In 2018, the new Ontario government announced it was reviving the Environmental Assessment (EA) for the GTA West (Highway 413) corridor, proposed to run north of Highway 407 from Vaughan to Milton. The EA had been stopped by the Liberal Government based on recommendations from an advisory panel in 2017. Transport Action Ontario participated in the previous EA, emphasizing that existing infrastructure (rail, provincial highways, regional roads) should be expanded to full capacity first.
The 2017 advisory panel report has now been removed from the MTO website, but remains available through the Internet Archive:
The report was extremely thoughtful and comprehensive. It concluded:
- Future travel demand is very much more uncertain than when the EA was initiated 10 years ago. This includes uncertainties in transportation technology (e.g. automated vehicles, shared mobility), economic changes (e-commerce, different manufacturing centres, bigger service economy) and policy changes (climate change mitigation, protection of valuable land, complete communities). A broad range of scenarios should be modeled.
specific promising alternatives were modelled and should be considered before
committing to a new highway:
- Consider and prioritize planned and constructed extension and expansion of existing highways
- Consider congestion pricing (offers much larger travel time saving than GTAW highway)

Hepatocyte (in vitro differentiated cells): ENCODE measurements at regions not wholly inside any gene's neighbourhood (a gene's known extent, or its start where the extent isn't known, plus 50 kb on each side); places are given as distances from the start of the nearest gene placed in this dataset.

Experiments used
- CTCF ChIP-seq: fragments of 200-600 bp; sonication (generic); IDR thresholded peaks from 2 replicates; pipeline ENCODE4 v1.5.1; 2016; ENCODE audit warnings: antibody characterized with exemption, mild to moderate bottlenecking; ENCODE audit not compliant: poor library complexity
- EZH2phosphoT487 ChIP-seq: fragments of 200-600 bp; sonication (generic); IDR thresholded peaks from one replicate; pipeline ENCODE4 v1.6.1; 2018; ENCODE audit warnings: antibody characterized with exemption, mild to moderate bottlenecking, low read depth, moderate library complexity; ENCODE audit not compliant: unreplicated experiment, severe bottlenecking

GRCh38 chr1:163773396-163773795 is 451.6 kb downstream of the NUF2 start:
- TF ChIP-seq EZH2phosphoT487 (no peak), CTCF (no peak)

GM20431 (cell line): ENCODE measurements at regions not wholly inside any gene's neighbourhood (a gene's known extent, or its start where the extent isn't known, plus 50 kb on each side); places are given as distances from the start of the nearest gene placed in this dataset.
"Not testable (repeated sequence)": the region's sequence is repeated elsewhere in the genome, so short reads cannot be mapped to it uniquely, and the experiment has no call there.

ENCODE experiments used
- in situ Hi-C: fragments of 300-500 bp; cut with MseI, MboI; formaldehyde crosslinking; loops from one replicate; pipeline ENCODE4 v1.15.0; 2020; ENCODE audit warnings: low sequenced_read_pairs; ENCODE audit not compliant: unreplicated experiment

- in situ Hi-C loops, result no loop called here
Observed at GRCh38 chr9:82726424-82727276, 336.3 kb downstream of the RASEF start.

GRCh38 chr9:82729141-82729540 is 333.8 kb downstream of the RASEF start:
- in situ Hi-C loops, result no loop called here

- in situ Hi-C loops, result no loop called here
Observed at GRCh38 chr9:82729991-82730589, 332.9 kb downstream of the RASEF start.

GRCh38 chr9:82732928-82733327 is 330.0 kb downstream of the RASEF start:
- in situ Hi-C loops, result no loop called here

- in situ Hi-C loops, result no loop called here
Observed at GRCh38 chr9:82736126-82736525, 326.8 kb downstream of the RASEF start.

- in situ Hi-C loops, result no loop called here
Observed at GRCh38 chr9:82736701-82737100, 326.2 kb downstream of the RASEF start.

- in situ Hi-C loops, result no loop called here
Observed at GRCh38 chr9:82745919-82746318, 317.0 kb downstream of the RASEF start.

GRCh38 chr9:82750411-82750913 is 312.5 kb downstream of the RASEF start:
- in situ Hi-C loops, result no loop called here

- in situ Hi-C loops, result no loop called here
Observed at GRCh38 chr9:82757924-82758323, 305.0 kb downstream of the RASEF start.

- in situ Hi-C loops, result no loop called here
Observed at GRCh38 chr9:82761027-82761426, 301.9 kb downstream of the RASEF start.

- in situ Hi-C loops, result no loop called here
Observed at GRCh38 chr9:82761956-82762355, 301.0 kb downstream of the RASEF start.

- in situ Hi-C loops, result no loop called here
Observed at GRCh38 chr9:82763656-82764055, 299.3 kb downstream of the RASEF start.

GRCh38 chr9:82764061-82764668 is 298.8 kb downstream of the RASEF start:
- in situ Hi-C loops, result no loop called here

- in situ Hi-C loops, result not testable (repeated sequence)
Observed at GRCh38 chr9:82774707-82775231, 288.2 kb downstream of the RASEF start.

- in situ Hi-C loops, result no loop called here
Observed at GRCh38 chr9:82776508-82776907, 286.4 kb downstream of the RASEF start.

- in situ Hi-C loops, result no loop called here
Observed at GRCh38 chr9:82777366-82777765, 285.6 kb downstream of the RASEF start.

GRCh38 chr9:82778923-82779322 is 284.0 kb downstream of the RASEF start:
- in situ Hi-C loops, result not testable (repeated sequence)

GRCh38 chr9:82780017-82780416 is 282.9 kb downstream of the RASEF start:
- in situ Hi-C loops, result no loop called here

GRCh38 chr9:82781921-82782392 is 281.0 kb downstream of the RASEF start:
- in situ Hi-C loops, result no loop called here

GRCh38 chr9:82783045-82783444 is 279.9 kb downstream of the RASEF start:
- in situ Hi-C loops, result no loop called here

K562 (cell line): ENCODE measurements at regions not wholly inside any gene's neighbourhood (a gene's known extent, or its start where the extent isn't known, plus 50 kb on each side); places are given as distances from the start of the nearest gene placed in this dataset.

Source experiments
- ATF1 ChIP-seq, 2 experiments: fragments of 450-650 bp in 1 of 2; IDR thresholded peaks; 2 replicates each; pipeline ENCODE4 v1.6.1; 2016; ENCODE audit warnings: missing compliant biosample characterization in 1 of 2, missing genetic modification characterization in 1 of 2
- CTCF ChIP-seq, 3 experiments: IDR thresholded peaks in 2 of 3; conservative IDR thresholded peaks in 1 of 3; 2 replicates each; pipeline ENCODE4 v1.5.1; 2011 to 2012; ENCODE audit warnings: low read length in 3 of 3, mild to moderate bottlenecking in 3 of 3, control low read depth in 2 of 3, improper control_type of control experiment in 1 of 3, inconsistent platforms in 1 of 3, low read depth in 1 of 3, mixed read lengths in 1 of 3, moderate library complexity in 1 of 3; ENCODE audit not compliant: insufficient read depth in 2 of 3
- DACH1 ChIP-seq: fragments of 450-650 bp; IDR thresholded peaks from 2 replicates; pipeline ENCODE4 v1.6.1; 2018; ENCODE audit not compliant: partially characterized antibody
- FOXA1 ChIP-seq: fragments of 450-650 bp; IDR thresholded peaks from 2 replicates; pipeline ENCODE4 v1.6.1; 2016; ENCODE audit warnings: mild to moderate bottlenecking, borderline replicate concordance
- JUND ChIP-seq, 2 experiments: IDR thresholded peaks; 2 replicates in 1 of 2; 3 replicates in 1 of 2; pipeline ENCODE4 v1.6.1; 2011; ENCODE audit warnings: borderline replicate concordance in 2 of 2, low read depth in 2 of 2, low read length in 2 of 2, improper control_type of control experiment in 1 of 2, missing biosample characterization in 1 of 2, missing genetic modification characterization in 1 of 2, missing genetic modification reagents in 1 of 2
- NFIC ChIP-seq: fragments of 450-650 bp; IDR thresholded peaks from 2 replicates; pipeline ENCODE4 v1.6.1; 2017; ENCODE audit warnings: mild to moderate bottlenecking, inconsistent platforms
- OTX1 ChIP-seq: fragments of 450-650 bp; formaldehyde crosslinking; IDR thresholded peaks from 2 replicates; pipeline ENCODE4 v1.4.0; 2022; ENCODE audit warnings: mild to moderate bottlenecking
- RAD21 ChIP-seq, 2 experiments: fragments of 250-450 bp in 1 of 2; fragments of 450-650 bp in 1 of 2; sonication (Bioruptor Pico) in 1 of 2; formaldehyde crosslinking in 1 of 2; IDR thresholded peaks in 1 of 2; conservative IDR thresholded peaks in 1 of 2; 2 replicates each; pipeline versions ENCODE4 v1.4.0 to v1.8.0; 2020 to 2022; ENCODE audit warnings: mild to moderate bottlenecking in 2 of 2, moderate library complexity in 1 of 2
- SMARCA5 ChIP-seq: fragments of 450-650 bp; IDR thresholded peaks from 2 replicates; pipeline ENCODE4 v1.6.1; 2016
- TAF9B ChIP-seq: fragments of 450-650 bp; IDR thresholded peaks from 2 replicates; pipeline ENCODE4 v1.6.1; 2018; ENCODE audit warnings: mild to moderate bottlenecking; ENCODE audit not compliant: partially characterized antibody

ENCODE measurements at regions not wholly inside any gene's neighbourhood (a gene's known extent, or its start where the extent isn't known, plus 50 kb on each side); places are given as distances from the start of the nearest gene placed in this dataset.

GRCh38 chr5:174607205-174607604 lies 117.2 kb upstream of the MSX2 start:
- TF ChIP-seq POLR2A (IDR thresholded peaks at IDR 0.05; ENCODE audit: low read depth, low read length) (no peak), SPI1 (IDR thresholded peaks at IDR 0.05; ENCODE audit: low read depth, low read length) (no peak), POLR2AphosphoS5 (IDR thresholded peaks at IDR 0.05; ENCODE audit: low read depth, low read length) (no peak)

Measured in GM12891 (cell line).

- Consider providing truck priority on Highway 407
- Consider slower growth and more compact land use patterns than assumed in EA, consistent with recent actual growth
- Framework used in the EA was flawed, resulting in a failure to demonstrate that a new corridor was the only reasonable alternative
- A preferred planning approach would be to develop a single unified transportation plan for the entire Greater Golden Horseshoe that would align with provincial policies and explicitly consider uncertainty
Despite this recommendation, the previous EA has been revived “as is” and is proceeding with detailed route evaluation. Public information sessions were held in October. There is mixed public reaction to the project, with concerns about induced vehicular demand and loss of valuable farm land being paramount. TAO will consult with other non-government environmental organizations as to next steps.